The 6 waves manifest themselves in varying strengths and speeds in different countries and regions. Hawaii, for example, has been primarily a 5th-Wave leisure economy for many years. Its original agricultural base was virtually eliminated, and the other sectors are insignificant.

The 6 waves also have "cross-impact" effects among regions and countries — for example, the high-tech career couple in Toronto who has a nanny from the Philippines, whose income in turn helps to educate her children in Manila, so that they can qualify for new high-tech jobs there. Likewise, major American banks (3rd-Wave) in New York employ data entry operators in the 5th-Wave Caribbean, who "telecommute" to Manhattan via 6th-Wave satellite technology. The same applies to high-tech call center workers in India.

In North America, the white collar service sector became the largest employer back in 1950. This was the real 3rd-Wave revolution.

The next wave, the 4th-Wave information sector (of computers, robotics, information, knowledge, media, and the Internet), began to rise to supremacy in the 1980s and 1990s to become the predominant job creator in the United States, Canada and Japan.

During the 1990s, the fastest-growing employment area became the 5th-Wave leisure sector of travel, tourism, hospitality, recreation, entertainment, and the cultural industry. While there was a slowdown in this sector after 9/11, and there will be again during the economic slowdown of 2008-2010, this sector will be the largest employer in North America by about 2020.

As Western society has moved from an agriculture based 1st-Wave society through to a 4th-Wave information-based society, employment has shifted to an almost upside down reversal of the earlier situation. It used to be 80% agricultural; now it is 80% information and leisure. We are even seeing strong growth of the emerging 6th-Wave outer space sector.

As the new waves pile on top of the previous ones, they build the economy and enhance socio-economic development. But the fortunes of individual nations vary depending on their drive to change, and their degree of innovation.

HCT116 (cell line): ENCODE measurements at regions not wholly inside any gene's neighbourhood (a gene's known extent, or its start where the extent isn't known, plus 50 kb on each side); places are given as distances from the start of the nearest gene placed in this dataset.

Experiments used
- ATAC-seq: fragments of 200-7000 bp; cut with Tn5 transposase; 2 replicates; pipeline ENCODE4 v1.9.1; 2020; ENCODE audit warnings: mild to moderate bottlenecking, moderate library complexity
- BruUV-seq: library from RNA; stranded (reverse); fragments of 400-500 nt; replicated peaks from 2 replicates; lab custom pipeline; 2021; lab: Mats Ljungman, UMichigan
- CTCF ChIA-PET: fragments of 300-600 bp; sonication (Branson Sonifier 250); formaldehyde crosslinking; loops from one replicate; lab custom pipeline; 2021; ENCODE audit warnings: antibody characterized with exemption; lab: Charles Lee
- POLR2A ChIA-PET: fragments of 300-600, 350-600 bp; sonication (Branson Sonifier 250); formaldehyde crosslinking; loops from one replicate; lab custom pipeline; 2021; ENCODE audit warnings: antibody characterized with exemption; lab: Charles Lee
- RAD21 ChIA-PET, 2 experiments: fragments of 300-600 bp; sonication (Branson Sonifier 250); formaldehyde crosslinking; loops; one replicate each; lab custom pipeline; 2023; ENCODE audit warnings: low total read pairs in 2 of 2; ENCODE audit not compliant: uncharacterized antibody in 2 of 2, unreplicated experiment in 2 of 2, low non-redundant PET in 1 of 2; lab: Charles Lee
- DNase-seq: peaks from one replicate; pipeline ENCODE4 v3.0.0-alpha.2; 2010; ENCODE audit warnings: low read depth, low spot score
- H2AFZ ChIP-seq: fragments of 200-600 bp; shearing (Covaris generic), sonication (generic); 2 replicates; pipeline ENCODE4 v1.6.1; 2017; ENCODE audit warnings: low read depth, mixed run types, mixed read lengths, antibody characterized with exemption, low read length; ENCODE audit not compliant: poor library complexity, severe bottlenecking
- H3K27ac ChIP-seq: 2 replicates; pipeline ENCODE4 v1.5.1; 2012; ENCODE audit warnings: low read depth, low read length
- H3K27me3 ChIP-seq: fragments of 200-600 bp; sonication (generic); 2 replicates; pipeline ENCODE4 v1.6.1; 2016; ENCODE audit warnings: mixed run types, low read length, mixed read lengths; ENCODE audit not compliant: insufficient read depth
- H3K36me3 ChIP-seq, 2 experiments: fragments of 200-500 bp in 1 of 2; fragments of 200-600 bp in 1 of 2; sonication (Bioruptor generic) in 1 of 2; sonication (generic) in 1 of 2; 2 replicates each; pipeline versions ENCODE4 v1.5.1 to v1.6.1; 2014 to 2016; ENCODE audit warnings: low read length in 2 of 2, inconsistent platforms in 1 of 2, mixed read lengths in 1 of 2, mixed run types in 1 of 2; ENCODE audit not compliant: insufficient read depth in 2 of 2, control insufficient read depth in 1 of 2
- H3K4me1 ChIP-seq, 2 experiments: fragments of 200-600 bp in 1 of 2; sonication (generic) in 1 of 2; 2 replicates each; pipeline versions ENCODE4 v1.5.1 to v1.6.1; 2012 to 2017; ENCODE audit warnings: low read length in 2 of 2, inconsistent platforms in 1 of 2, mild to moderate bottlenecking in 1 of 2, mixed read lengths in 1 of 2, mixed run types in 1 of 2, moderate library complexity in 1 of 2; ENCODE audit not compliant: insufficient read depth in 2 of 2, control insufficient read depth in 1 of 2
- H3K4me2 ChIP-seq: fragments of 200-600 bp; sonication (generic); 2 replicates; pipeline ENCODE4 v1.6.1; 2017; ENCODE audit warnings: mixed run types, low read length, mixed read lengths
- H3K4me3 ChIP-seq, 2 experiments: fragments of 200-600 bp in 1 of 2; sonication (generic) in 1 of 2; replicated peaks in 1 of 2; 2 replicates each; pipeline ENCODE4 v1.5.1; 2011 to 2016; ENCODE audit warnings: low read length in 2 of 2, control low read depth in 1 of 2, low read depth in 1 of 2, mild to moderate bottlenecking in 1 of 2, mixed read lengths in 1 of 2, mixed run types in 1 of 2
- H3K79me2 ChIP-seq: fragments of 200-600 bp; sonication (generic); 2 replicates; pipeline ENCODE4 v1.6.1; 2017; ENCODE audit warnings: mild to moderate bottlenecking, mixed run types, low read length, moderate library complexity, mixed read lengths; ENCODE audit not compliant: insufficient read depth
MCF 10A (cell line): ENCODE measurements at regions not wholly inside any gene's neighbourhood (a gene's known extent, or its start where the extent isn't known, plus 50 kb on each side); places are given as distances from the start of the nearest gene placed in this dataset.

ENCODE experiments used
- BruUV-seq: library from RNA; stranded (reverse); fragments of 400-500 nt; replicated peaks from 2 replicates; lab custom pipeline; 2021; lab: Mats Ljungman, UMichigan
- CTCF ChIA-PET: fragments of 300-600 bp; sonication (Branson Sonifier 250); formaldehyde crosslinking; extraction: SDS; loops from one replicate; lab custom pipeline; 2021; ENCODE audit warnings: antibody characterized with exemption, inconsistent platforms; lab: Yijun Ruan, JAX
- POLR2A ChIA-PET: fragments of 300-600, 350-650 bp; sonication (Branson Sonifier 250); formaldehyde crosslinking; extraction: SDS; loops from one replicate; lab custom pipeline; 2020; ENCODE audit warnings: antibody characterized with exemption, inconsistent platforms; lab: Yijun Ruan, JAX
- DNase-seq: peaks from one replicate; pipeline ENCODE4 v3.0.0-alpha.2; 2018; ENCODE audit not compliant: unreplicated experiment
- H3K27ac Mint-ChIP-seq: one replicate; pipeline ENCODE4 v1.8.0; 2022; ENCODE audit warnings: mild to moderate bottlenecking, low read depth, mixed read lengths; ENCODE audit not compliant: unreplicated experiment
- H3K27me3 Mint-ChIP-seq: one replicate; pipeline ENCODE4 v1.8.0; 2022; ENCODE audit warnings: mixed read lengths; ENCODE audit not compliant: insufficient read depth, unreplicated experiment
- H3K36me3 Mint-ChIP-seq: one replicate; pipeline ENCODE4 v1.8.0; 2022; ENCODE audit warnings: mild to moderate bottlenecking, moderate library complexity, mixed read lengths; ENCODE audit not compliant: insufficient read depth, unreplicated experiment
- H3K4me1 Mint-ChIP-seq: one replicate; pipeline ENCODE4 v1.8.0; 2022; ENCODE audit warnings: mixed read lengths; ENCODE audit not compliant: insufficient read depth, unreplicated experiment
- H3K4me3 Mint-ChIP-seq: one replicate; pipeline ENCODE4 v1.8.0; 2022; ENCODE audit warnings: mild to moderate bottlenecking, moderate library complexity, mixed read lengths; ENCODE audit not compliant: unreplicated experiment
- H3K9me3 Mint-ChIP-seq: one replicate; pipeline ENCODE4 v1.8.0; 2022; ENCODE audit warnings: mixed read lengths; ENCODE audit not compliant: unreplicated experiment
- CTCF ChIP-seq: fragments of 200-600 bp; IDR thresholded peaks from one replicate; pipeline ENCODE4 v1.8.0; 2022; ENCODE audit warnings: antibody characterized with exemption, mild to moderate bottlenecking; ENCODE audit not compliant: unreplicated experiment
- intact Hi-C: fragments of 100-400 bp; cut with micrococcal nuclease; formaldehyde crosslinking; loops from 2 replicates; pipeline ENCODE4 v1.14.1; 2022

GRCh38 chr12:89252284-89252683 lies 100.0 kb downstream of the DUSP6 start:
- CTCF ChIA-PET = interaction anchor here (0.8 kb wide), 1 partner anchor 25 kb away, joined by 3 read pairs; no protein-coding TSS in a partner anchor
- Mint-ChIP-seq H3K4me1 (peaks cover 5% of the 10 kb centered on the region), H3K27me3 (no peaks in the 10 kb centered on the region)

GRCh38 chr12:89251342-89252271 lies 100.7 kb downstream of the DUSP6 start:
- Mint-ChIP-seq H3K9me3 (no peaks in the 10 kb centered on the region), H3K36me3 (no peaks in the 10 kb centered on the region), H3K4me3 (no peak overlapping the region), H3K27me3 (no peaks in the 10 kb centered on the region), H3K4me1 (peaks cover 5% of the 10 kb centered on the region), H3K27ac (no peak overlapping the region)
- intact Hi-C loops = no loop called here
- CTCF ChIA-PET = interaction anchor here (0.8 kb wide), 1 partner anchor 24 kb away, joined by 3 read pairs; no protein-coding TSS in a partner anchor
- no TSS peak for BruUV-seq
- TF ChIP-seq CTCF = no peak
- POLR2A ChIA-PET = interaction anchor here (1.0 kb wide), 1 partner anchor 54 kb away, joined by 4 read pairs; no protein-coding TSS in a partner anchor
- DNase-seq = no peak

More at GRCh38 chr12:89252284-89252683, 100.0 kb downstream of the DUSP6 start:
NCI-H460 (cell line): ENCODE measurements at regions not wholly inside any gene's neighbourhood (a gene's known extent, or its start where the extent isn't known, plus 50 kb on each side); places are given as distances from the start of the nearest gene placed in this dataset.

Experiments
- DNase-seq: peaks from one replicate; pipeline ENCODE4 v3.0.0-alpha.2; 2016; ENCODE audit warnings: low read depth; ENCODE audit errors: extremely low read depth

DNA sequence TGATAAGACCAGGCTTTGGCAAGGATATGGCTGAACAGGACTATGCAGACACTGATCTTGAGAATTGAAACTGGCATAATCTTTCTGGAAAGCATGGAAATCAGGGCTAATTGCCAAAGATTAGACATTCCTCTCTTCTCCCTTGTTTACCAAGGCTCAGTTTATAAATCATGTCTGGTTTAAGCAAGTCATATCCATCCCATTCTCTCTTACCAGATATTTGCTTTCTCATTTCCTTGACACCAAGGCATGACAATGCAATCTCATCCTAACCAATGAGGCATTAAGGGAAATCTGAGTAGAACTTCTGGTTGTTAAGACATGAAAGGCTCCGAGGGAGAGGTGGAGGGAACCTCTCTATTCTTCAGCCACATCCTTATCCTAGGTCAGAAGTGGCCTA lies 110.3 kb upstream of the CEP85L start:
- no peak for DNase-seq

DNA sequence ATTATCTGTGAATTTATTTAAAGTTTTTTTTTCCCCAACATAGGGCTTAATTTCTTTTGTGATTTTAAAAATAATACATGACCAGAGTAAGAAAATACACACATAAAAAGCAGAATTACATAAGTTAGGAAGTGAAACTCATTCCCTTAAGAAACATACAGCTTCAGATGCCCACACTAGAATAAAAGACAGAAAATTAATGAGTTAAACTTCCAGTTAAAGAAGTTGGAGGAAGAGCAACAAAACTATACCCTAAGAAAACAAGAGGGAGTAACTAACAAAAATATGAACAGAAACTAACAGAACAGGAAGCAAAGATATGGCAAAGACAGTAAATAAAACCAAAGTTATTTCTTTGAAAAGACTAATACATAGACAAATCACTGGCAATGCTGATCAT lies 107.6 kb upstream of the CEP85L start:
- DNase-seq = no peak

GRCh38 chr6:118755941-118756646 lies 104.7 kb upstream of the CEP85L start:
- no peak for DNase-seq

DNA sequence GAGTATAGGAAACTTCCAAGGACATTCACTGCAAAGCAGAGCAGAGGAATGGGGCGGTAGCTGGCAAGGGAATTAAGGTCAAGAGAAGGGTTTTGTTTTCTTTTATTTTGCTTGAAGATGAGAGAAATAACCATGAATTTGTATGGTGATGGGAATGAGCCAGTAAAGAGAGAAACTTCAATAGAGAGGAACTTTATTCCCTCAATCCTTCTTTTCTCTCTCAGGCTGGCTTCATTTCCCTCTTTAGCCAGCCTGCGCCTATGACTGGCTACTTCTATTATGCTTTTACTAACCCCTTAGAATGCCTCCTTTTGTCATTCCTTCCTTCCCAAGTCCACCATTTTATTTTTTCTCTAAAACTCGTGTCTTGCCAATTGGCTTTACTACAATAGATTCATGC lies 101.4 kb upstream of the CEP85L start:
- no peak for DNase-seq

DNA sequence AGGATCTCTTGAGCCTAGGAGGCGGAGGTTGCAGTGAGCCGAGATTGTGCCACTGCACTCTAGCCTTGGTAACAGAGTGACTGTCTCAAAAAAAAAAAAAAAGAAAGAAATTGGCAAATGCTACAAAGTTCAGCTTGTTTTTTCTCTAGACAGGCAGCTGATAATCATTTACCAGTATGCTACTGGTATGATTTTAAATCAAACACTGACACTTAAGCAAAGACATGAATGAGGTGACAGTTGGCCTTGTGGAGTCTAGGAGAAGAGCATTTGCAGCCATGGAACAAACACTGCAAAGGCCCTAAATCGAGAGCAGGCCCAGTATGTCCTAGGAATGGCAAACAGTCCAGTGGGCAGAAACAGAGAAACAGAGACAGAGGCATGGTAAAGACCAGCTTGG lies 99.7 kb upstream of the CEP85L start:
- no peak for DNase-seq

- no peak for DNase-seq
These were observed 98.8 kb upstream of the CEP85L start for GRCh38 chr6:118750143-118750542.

China, for example, was an innovator that created paper, printing, gunpowder and rocketry and, before the Industrial Revolution in the West, was the world's largest manufacturer, thanks mostly to its domination of the world silk market. Then, suffering internal political misdirection and external attempts at colonization, China faltered and declined. And it failed to take part in the Industrial Revolution at all. Since 1978, of course, China changed direction and has since pursued a 6-wave modernization strategy.

Britain, which failed to innovate since World War II, is now a second-rate economic power. In 1988 it even postponed indefinitely its space program, thereby potentially forgoing any effective participation in the 6th-Wave outer space sector of the world economy.

In the future, the leading nations — including many developing countries — will be those that have strongly growing 4th- and 5th-Wave sectors. Indeed, countries such as China and India already have ambitious 6th-Wave space programs in place.

Author's Bio: 

Frank Feather is a world-leading business futurist, keynote speaker, and strategy consultant. For more information, please visit his main "hub" website at, or contact him directly at .